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EPPI Citizenship - Citizenship Education Review Group

The Citizenship Education Review Group (CERG) has been established to support and guide the development of systematic reviews of empirical research evidence relating to citizenship education. It is supported by the EPPI Centre (Evidence for Policy and Practice Co-ordinating Centre) which is based at the Institute of Education. The first review was funded partly by the EPPI Centre and partly by the ITT CitizEd Project. The second review is being funded by the EPPI Centre.

The reviews are designed to be useful to practitioners, policy makers and researchers by addressing questions relevant to all three groups.

The Review Group represents a significant range of expertise in citizenship education and totals twenty people, representing teacher educators, researchers, NGOs and practitioners. The Chair of the group is Professor Bart McGettrick (University of Glasgow) and the co-ordinator is Dr Ruth Deakin Crick (University of Bristol). Click this link to see the membership of the Review Group.

The First Review

The question for the first review was: What is the impact of citizenship education on the provision of schooling?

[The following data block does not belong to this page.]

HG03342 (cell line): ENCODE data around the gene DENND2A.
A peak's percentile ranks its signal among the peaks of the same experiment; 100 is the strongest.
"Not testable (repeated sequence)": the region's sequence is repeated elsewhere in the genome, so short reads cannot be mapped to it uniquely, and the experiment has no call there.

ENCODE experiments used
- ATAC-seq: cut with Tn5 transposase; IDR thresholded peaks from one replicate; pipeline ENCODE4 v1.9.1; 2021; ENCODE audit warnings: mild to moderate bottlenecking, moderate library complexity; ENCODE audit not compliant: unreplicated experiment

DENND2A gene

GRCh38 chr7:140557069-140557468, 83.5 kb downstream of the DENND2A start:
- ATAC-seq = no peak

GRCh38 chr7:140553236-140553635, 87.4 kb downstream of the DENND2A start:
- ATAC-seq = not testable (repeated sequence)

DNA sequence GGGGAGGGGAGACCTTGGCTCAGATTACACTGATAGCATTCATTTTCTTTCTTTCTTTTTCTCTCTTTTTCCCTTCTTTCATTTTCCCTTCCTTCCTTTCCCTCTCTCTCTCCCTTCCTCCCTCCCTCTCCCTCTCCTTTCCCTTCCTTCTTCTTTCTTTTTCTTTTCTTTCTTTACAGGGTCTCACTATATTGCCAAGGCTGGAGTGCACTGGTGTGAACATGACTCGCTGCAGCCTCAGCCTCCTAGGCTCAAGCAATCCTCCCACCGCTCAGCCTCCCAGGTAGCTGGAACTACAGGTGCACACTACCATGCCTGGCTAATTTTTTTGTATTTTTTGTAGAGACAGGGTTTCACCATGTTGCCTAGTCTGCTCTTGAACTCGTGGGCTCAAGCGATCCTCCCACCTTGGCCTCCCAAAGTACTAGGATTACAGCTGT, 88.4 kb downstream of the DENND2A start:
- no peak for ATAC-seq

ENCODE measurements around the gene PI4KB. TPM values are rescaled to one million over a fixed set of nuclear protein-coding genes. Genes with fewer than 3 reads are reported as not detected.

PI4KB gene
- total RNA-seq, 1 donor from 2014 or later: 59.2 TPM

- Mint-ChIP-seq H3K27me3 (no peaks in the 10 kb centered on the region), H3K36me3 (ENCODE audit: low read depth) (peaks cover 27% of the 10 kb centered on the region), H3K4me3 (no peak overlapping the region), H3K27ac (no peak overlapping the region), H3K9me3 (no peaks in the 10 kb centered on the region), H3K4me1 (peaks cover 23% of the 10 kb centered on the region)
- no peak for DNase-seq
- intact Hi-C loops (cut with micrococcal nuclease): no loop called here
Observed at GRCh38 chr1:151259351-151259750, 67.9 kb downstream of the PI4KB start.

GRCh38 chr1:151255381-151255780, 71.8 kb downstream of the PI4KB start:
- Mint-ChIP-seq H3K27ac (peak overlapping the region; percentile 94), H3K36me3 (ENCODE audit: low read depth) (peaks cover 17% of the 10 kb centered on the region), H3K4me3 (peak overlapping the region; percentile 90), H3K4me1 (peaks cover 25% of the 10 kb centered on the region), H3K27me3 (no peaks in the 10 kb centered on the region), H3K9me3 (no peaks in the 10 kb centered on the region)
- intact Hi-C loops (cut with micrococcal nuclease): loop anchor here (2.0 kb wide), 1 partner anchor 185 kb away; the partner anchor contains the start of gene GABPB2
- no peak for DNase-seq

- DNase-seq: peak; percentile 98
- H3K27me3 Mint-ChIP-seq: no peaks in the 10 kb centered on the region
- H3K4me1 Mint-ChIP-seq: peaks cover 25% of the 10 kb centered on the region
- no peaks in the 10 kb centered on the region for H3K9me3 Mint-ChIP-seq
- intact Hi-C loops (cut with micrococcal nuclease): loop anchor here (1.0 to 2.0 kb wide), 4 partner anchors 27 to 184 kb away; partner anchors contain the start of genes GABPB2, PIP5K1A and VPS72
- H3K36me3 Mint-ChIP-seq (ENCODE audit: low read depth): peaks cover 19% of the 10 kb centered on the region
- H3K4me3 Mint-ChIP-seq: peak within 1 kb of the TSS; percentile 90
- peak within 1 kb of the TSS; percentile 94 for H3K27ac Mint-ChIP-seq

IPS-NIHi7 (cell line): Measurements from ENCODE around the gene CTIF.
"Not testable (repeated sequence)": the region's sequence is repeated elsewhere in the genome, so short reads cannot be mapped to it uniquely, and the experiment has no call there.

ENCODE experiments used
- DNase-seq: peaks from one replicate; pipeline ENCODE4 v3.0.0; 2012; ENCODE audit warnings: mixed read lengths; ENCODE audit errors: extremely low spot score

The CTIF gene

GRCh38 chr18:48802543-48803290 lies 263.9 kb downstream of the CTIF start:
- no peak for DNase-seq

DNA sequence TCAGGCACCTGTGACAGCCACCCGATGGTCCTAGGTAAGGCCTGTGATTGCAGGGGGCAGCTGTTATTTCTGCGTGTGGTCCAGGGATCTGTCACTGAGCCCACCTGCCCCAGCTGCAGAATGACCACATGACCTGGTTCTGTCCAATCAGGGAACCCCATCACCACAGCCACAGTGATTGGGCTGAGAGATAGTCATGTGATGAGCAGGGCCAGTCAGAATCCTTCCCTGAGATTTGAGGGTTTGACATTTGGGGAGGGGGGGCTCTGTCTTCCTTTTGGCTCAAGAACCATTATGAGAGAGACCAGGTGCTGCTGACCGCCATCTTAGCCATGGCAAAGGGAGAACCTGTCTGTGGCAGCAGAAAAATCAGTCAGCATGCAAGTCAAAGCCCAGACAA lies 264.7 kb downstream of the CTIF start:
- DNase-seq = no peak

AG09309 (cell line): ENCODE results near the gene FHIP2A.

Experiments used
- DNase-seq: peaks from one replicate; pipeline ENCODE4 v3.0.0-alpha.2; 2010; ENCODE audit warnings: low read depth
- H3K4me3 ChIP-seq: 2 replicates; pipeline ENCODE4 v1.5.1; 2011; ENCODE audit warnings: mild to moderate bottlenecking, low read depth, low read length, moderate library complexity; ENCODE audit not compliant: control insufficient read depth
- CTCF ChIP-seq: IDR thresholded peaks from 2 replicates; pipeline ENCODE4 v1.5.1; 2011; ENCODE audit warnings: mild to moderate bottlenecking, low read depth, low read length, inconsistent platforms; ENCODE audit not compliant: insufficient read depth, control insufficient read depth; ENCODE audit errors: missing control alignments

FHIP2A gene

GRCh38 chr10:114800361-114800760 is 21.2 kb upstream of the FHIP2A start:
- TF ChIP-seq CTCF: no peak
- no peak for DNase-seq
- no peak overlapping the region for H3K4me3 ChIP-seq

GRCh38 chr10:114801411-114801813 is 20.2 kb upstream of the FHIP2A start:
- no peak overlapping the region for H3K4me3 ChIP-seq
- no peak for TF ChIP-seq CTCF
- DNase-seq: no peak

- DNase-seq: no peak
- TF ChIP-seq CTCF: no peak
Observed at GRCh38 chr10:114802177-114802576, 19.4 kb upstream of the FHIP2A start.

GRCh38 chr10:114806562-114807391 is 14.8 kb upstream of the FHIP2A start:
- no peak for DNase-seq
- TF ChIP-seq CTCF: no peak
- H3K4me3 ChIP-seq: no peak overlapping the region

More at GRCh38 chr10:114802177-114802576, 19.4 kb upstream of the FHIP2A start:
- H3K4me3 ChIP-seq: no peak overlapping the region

The provision of schooling is understood to mean those structures and processes that constitute the school as a learning organisation (Alexander 1992). These are:

In order to achieve all the aims of the review it will be necessary to address the further question 'What are the implications of the findings of the review for teacher education?'
The first review is now complete and will be published at the REEL database (Deakin Crick R, Coates M, Taylor M, Ritchie S (2004). A systematic review of the impact of citizenship education on the provision of schooling. In: Research Evidence in Education Library, London: EPPI Centre Social Science Research Unit, Institute of Education.)

Main Findings Of This Review

The evidence gathered from fourteen studies makes a significant contribution to knowledge about the context of delivery of citizenship education, for policy, practice and research.

The fifteen combined findings are grouped below according to their relevance to one or two of the six themes. The chief sources of evidence for each finding are indicated by the numbers in brackets (referring to the studies listed in Appendix 1). Where findings are listed twice, they are cross-referenced in brackets as [also in…]:

(i) Learning and teaching


(ii) Curriculum construction and development

(iii) School ethos and context

(iv) Leadership & Management

(v) External relations and community

(vi) Teacher learning, knowledge and practice

The full review can be found at

The Second Review

The second review has recently been completed and a summary is available.

March 2006 Citizenship Education Review Group